• [0012]
    The dilation system, wherein each of the plurality of dilation elements is affixed by an adhesive.
  • [0013]
    The dilation system, wherein the cage is characterized by an inner passageway.
  • [0014]
    The dilation system, wherein the inner passageway comprises a longitudinal length that is at least about equal to a length of the working diameter of the balloon.
  • [0015]
    The dilation system, wherein the plurality of dilation elements are movable between a cage-like configuration and a radially bowed orientation.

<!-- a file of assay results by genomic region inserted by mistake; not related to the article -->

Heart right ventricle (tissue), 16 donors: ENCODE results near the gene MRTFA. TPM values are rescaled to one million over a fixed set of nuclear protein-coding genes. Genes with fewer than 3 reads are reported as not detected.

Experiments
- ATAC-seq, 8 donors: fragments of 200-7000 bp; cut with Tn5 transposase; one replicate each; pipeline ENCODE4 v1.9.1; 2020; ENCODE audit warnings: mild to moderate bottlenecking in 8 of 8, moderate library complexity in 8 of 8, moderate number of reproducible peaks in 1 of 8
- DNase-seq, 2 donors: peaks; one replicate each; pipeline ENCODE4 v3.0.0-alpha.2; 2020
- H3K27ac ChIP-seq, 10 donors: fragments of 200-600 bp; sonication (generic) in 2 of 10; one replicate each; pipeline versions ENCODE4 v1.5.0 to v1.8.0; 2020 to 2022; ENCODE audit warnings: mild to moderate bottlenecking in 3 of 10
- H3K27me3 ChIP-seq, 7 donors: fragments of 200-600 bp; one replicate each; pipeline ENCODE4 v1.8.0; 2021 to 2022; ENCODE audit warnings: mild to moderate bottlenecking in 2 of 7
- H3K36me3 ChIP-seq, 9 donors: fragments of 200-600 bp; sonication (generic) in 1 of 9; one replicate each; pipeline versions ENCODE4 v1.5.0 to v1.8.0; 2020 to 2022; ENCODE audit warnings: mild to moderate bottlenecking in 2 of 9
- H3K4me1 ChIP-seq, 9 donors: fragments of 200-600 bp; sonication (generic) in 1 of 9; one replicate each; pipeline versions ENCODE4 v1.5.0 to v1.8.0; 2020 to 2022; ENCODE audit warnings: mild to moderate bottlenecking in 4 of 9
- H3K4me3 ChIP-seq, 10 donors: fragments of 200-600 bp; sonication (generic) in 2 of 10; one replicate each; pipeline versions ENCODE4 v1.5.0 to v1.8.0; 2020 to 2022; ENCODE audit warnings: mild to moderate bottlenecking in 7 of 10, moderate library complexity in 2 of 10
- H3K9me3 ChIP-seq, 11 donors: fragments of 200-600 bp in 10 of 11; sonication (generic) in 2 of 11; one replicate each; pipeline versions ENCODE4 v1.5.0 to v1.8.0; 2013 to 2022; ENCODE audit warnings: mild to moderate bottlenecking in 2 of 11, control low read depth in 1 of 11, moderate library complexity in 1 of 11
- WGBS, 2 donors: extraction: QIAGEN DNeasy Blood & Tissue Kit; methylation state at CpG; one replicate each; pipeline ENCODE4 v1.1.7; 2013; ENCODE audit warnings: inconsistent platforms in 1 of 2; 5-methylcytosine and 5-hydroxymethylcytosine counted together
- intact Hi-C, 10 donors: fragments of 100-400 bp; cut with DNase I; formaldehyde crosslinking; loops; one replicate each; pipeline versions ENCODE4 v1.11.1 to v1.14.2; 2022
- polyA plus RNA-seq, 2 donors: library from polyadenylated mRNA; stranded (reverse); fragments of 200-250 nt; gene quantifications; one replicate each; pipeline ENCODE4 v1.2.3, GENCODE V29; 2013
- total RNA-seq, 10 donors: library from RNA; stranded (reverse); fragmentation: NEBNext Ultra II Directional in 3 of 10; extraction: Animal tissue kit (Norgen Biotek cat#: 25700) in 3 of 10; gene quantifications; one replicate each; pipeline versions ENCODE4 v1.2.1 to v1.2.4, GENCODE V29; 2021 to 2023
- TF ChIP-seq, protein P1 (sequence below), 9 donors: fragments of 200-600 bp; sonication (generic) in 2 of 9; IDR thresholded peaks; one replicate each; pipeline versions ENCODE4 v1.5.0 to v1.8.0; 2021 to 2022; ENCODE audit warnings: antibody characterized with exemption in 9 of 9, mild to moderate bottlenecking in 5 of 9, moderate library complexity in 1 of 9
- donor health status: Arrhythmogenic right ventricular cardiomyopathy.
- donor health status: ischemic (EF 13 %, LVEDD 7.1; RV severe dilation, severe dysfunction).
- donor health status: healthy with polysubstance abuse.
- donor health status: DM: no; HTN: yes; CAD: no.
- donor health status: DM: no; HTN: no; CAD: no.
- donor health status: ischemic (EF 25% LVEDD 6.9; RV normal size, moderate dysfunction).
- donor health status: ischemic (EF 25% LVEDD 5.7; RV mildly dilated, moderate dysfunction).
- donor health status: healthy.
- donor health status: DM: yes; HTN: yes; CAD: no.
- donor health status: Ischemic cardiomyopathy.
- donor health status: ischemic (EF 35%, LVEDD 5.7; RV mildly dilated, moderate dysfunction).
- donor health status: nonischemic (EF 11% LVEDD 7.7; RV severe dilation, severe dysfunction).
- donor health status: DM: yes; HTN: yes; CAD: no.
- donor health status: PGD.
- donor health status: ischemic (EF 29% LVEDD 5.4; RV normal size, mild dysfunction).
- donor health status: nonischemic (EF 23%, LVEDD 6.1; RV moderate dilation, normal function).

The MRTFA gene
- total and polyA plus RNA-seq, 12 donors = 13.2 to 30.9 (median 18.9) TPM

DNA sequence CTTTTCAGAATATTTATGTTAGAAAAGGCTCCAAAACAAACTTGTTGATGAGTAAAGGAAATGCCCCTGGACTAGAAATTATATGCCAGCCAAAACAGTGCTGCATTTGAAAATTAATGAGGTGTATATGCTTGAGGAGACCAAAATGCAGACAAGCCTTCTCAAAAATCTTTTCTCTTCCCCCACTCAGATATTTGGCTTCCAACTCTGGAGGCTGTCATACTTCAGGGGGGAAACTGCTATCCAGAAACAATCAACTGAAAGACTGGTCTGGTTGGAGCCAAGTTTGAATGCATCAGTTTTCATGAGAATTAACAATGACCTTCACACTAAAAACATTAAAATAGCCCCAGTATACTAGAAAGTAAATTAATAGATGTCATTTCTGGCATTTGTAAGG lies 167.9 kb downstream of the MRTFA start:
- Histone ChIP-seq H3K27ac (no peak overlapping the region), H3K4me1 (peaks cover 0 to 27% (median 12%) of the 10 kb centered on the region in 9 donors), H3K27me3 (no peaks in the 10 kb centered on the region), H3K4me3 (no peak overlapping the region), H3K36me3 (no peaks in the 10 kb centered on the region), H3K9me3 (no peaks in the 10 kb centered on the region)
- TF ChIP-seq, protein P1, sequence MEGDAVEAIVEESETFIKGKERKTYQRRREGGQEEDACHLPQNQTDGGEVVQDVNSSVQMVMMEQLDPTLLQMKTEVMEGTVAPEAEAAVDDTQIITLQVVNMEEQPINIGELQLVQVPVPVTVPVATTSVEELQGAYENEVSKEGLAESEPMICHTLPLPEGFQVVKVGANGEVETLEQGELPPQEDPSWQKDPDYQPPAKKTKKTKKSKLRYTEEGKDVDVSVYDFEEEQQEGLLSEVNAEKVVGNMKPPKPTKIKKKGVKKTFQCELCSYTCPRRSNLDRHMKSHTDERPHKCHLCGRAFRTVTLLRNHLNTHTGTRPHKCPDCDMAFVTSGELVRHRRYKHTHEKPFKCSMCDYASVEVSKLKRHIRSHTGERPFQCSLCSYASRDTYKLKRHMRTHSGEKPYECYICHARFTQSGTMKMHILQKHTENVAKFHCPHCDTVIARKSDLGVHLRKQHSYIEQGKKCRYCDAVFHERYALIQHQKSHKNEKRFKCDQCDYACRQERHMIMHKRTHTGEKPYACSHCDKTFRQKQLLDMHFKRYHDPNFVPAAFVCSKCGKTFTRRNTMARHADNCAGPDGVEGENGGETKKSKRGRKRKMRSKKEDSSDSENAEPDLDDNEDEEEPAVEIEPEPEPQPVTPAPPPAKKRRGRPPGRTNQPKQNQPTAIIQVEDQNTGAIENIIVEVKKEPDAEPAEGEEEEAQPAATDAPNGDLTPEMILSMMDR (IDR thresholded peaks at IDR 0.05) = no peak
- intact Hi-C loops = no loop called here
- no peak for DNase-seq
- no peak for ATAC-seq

• [0016]
    The dilation system, wherein the plurality of dilation elements freely extend along the balloon.
  • [0017]
    The dilation system, wherein at least one end of the plurality of dilation elements is fastened to a collar crimped on at least one of the catheter and the distal tip
  • [0018]
    The dilation system, wherein the collar and/or plurality of dilation elements comprises a radiopaque indicia.
  • [0019]
    The dilation system, wherein each of the plurality of dilation elements comprises a non-circular cross section.
  • [0020]